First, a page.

Senatorial Footsie II

After reading this column I am slightly more sympathetic toward Senator Larry Craig. He persists in saying he is not gay and the whole thing is a misunderstanding. The evidence suggests otherwise, but we cannot be sure.

The point of Ann Woolner's column is that nothing of a sexual nature occurred in this case. Even if everything the police officer reported is true, there was, at most, a request for sex. Had consent been forthcoming, the sexual activity might have taken place in more discreet surroundings than the airport restroom. This would still be odd but not a criminal matter.

There's another point. If asking for sexual favors in crude ways is a crime, then the police don't need to hang out in restrooms. They will find all the perpetrators they can handle in any of a million bars, and to be fair should direct their enforcement efforts at both heterosexual and homosexual people.

Nonetheless, it seems that airport bathroom sex is more common than you might think. Police at Atlanta's Hartsfield International Airport have so far this year arrested 45 men for public indecency in the restrooms. All were actually doing something that went beyond words and gestures, such as exposing themselves. Clearly this is unacceptable, but it appears that the police in Minneapolis may be a bit overzealous as compared to their peers in other cities. Normally people are not arrested for things they might do or are thinking about doing.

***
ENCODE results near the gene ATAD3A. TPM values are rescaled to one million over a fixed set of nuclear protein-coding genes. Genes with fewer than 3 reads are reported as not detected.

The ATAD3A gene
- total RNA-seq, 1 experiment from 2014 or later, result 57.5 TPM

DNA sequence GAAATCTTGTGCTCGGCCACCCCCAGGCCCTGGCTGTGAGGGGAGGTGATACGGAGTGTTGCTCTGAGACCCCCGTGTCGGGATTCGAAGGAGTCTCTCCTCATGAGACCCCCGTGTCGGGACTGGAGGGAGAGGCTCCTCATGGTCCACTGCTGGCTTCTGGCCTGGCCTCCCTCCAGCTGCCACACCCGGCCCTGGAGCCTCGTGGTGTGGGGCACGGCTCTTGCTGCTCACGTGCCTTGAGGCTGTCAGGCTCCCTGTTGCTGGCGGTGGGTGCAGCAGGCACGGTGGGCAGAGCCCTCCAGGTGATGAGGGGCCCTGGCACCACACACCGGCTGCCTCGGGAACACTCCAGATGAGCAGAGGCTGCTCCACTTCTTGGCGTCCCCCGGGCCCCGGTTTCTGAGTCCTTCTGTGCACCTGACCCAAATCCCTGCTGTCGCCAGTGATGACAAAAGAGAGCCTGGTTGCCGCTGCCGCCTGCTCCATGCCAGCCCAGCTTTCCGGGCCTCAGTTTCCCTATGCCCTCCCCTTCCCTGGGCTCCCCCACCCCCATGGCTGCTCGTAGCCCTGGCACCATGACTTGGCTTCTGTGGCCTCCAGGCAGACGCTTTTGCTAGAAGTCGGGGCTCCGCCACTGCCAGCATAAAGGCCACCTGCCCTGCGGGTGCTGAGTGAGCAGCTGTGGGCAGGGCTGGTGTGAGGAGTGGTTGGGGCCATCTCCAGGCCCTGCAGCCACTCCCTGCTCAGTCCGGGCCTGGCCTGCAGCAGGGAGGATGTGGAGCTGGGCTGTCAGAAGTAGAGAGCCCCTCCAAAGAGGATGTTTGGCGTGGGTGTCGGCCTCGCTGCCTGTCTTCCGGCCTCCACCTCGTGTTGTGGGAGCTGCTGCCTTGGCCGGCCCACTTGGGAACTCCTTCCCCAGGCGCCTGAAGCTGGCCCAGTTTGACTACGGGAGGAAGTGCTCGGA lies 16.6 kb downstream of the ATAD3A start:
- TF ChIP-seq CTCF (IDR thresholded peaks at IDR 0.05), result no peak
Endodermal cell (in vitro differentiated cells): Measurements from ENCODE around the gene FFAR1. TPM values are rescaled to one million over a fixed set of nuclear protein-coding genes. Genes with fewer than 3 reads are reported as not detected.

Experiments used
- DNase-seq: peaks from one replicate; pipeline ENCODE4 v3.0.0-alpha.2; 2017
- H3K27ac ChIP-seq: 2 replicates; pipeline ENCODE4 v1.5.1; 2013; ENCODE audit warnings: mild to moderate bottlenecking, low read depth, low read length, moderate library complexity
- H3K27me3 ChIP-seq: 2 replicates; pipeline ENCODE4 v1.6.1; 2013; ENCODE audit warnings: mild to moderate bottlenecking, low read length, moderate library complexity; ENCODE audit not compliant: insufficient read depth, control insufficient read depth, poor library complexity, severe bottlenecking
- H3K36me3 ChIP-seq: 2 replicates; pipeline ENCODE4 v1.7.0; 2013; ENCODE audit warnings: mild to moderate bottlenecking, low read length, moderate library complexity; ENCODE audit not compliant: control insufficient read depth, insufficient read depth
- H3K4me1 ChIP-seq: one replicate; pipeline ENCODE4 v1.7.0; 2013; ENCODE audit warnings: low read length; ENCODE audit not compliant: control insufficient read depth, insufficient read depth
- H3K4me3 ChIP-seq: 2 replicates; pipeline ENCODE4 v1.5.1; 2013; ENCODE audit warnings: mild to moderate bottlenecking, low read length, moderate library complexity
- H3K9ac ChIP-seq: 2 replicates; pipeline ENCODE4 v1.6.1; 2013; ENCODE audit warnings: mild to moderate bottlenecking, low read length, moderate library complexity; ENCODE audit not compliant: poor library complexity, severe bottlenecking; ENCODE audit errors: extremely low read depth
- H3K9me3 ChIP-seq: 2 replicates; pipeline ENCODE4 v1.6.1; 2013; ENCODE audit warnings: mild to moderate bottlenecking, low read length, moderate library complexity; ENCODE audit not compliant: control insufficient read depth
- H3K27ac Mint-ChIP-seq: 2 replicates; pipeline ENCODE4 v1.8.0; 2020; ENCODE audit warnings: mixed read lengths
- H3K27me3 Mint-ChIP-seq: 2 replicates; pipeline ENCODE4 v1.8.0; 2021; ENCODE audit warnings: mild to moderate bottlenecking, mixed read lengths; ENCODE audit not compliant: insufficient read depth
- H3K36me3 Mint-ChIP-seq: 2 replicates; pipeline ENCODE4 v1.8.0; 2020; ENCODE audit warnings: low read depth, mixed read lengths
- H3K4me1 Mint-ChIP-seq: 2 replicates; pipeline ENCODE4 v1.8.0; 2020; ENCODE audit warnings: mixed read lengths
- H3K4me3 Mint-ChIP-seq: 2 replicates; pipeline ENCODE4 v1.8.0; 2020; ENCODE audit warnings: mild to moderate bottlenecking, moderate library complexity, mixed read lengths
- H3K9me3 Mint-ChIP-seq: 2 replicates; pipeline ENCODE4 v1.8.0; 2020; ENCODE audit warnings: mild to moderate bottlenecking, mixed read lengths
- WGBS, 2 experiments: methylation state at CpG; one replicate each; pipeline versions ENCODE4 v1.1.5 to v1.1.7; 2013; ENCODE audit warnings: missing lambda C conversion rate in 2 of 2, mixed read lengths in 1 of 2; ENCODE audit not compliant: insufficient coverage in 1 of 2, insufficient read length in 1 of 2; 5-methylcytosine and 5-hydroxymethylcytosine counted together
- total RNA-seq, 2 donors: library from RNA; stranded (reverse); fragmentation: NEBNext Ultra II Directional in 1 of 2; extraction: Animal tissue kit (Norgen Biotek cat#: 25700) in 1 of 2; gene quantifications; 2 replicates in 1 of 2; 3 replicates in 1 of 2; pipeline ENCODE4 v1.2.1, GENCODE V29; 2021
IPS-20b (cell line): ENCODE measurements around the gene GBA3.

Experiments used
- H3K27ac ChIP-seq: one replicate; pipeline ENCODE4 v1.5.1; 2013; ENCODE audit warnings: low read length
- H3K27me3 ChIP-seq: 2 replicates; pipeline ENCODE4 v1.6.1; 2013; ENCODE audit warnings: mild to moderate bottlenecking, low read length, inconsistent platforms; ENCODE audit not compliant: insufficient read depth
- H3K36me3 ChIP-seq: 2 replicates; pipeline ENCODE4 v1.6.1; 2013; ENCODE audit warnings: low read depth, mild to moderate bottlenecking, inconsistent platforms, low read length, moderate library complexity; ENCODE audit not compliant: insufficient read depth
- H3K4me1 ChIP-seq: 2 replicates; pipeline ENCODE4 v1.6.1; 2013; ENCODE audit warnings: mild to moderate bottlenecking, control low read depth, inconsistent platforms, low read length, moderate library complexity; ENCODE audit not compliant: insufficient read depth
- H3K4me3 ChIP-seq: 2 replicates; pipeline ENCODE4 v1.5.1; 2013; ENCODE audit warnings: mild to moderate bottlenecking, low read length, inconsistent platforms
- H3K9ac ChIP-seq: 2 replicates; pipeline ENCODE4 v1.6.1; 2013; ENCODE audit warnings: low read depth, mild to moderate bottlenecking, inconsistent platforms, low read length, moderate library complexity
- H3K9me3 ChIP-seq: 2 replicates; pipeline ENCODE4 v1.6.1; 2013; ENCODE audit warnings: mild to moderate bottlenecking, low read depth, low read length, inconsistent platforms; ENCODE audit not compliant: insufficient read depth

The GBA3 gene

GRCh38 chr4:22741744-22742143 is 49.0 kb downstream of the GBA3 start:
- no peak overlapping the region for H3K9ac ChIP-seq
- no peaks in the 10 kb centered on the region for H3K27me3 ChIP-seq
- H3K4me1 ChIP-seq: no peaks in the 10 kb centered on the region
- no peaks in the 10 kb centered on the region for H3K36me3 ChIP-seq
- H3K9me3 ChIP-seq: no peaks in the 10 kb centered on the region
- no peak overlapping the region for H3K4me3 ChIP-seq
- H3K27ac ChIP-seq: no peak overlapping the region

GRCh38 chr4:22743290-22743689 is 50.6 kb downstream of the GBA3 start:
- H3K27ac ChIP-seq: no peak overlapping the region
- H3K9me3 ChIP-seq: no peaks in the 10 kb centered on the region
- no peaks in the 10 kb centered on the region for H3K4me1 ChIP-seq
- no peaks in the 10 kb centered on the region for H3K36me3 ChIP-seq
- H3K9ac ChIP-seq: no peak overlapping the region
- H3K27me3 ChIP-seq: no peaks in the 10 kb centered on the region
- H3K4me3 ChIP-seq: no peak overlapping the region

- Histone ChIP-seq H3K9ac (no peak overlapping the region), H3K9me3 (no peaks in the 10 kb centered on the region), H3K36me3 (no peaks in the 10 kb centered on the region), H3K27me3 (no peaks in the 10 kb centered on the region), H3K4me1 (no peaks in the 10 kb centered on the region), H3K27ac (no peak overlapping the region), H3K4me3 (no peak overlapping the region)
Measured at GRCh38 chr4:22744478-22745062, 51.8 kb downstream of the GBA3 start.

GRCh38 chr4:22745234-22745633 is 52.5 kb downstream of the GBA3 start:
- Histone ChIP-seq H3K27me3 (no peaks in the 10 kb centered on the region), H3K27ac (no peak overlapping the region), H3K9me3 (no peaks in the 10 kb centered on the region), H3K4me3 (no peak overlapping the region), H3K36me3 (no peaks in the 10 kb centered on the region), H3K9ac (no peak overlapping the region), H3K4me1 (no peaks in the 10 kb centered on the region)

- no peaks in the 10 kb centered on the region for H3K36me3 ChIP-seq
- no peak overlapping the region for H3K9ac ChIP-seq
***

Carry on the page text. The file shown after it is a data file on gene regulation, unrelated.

This is, perhaps, why the crime to which the Senator pleaded guilty was some sort of "invasion of privacy" for inserting his hand into the police officer's stall. Certainly that is a place where most people expect to be left alone. The Senator should have kept his hands to himself. However, it seems unlikely that the police officer was stationed there with orders to catch mere privacy-invaders. Had he continued the charade a little longer, he might have gathered evidence of a more serious crime. This is strange and suggests there may be more to the story.

Senator Craig is now under pressure from his colleagues to resign from the Senate. As noted previously, the exact nature of his crime, if there was one, is not the primary issue here. The issue is the wise judgment that senators should possess and Senator Craig's demonstrated lack thereof. That being the case, he would serve the nation well to leave his position sooner rather than later.

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